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November 21, 1885


JAMA. 1885;V(21):575-576. doi:10.1001/jama.1885.02391200015003

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We are told by various authors that the heat of fever is due to increased combustion of tissue, or to diminished liberation of heat, or to both together; either of which, theoretically, we might suppose would cause accumulation of heat, and account for the pyrexia. Most recent writers upon the general subject of fever content themselves with a statement of the vital changes that commonly accompany increased bodily temperature, with a mention of the theoretical explanations of the causes of the heat, and an acknowledgement that no satisfactory explanation has yet been devised.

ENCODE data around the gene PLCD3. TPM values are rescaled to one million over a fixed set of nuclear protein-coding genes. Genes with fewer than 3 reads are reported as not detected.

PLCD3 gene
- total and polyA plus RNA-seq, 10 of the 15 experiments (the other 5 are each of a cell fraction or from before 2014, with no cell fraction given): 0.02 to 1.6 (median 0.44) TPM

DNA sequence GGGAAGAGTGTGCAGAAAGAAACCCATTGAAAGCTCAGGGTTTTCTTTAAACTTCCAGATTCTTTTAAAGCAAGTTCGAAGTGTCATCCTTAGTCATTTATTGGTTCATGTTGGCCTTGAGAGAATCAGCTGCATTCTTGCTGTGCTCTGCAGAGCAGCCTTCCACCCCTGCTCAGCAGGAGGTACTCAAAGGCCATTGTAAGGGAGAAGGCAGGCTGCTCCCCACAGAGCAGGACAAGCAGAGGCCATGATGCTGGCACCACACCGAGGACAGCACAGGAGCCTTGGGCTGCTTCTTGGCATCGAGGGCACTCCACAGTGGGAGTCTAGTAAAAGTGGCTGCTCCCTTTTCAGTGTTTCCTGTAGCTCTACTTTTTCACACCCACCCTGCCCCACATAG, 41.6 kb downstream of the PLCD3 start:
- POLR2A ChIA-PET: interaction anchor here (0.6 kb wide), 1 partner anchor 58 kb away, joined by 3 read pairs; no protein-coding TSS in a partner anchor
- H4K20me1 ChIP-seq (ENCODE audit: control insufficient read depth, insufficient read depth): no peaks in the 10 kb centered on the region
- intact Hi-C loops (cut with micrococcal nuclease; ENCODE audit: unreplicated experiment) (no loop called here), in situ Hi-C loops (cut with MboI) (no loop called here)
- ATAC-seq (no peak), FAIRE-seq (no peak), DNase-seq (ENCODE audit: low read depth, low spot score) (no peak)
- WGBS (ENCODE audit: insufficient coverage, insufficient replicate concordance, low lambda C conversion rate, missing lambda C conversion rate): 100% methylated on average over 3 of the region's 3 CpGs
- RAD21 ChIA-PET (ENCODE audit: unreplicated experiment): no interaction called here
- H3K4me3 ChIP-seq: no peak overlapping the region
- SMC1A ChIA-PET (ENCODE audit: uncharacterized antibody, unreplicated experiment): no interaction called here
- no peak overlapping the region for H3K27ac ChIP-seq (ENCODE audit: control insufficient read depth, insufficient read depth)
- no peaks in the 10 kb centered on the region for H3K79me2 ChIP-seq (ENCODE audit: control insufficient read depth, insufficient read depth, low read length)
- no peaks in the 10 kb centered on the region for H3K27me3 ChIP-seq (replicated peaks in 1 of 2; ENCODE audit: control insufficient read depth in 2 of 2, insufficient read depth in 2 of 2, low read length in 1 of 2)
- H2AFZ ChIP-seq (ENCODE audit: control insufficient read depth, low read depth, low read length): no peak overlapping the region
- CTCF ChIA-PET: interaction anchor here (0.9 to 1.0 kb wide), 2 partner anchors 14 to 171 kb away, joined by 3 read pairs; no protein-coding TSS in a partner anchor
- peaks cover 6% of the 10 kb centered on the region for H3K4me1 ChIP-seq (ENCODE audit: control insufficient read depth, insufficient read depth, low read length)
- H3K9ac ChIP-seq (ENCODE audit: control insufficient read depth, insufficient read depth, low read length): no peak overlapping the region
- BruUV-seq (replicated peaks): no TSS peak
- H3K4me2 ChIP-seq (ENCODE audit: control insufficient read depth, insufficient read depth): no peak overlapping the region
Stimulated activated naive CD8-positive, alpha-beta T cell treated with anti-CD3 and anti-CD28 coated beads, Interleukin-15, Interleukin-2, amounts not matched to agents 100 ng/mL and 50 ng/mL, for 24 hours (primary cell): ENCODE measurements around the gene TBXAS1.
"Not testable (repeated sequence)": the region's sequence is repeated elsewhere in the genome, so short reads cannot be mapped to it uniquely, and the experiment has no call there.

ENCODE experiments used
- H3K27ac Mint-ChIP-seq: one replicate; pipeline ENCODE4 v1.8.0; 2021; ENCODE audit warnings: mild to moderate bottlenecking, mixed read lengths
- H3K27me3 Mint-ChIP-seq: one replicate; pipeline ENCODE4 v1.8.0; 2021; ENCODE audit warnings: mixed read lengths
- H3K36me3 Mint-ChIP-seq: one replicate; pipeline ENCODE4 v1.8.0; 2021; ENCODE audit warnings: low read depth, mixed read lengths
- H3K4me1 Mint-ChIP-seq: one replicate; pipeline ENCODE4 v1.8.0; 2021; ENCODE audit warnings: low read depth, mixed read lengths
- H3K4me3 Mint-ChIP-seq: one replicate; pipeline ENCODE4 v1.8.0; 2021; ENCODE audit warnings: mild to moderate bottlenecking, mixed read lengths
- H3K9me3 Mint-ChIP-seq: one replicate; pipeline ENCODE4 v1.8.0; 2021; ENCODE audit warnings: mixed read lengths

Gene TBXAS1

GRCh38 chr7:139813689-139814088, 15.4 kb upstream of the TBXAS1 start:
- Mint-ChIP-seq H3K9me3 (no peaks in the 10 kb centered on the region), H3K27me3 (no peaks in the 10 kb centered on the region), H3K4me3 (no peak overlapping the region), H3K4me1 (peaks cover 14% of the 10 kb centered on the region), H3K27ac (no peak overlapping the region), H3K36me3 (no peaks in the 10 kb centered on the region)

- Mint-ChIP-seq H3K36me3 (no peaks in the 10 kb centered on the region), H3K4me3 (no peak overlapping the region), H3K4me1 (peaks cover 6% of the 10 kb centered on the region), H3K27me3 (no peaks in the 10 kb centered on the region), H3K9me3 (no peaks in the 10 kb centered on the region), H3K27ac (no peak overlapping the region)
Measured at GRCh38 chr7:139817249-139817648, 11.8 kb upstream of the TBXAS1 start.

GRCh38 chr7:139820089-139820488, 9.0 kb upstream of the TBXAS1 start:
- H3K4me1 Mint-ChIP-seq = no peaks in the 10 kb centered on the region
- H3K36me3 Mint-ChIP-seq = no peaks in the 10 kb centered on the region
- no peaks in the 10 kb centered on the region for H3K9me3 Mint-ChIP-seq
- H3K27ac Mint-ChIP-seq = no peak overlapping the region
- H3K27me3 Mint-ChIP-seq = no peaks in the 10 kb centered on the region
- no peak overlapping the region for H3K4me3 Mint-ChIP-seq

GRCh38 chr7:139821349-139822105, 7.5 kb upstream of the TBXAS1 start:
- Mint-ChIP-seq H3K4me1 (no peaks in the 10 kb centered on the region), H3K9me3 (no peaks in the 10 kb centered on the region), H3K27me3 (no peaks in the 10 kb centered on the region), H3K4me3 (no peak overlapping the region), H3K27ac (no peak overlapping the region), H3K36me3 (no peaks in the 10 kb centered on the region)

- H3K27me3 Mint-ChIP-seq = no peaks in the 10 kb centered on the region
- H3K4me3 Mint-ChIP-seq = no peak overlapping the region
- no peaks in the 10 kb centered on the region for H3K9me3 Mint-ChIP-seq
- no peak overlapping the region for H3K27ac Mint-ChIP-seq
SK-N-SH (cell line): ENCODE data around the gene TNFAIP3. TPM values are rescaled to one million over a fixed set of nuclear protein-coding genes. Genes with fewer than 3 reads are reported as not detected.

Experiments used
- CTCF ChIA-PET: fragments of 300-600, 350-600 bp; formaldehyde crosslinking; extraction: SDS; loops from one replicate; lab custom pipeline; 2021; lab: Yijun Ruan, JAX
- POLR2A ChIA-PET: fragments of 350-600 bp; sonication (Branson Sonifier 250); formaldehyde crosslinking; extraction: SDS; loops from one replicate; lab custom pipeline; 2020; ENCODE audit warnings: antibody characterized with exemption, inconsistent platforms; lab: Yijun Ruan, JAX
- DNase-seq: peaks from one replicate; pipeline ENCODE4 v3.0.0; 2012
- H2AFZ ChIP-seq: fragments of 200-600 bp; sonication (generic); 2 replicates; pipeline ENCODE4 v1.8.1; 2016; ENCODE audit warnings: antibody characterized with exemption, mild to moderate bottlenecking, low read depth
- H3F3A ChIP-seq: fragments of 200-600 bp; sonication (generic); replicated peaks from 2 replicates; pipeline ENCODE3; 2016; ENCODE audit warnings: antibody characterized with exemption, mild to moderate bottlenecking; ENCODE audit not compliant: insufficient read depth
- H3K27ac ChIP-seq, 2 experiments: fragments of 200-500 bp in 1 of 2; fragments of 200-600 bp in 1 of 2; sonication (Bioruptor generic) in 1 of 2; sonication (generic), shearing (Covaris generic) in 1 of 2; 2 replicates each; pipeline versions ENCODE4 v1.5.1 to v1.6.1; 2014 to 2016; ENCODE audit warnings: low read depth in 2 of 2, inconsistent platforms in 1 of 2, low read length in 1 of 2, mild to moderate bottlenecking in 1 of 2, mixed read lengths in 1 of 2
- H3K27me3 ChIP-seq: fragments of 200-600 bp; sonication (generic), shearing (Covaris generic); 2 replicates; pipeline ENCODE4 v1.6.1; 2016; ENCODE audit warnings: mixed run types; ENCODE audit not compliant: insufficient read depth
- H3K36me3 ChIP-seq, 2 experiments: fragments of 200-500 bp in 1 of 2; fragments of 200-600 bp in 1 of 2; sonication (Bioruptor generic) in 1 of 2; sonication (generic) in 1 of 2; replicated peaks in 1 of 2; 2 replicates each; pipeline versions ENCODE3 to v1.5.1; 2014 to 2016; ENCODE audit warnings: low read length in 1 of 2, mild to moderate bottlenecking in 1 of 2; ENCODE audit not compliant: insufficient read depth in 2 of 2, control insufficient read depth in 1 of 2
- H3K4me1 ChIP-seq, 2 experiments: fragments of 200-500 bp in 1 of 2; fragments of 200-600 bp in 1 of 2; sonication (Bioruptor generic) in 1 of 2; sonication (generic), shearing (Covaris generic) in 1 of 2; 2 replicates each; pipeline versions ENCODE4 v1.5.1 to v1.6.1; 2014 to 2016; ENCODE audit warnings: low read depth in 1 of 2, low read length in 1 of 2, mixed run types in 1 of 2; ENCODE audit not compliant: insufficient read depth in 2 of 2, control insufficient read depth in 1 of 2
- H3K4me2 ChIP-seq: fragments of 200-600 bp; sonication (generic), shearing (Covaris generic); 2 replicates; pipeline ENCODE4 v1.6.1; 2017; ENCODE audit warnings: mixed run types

We know that a destruction of tissue out of proportion to the nutritive matter assimilated occurs, and as a consequence heat is produced. While we have, however, more heat evolved from tissue-change in a feverish individual than would be evolved in a healthy person, living upon the same diet, no more tissue-change takes place, and no more

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